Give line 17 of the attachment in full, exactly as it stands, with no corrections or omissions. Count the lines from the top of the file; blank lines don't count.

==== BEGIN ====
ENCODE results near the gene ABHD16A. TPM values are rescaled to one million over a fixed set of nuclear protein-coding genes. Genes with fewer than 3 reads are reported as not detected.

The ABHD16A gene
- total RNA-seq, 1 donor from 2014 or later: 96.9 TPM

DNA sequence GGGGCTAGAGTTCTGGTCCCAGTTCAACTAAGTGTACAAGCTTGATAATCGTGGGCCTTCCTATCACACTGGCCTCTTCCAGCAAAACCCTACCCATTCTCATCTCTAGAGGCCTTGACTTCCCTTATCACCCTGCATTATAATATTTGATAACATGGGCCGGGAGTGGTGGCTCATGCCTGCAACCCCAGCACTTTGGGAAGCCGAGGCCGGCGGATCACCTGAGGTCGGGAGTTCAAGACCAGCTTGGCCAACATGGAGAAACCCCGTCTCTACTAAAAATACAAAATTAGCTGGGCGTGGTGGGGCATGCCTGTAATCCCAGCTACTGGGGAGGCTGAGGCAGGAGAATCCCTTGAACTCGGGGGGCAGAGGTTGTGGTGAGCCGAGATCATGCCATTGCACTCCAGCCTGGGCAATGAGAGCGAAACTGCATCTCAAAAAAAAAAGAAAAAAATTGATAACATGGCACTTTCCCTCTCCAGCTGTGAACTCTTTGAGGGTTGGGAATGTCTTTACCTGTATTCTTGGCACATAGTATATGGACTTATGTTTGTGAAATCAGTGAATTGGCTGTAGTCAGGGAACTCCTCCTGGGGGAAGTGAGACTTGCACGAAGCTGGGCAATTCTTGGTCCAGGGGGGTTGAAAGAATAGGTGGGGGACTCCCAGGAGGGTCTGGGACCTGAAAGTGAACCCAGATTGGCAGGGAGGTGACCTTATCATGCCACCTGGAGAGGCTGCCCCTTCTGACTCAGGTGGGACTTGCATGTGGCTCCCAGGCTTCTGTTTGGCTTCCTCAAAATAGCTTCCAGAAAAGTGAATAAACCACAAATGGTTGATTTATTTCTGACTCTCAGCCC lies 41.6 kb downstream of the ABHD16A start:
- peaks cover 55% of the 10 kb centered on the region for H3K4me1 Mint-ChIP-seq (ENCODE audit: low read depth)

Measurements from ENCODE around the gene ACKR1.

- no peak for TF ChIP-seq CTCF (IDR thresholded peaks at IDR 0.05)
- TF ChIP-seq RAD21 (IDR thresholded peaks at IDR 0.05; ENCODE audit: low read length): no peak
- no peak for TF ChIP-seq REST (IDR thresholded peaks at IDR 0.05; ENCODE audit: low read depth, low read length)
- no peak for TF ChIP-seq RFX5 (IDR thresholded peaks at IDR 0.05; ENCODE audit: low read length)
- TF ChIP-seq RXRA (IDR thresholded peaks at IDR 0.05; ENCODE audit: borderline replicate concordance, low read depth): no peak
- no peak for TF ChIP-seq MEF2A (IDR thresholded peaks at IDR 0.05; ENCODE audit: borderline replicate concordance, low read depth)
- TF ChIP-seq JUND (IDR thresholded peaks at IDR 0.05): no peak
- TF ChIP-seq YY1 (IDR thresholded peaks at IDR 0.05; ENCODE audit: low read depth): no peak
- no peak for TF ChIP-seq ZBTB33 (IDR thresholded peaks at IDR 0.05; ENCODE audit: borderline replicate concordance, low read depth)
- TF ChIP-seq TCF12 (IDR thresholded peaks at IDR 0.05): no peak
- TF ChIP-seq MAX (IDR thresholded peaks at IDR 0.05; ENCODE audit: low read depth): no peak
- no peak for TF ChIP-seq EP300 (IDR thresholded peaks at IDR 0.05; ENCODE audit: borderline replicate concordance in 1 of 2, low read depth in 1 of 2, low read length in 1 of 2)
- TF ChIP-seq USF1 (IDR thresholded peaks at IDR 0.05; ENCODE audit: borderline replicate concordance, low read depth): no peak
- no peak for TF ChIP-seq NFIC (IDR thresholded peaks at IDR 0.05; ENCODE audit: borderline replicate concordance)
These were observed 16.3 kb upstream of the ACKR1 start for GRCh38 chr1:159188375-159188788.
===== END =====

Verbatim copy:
- TF ChIP-seq MAX (IDR thresholded peaks at IDR 0.05; ENCODE audit: low read depth): no peak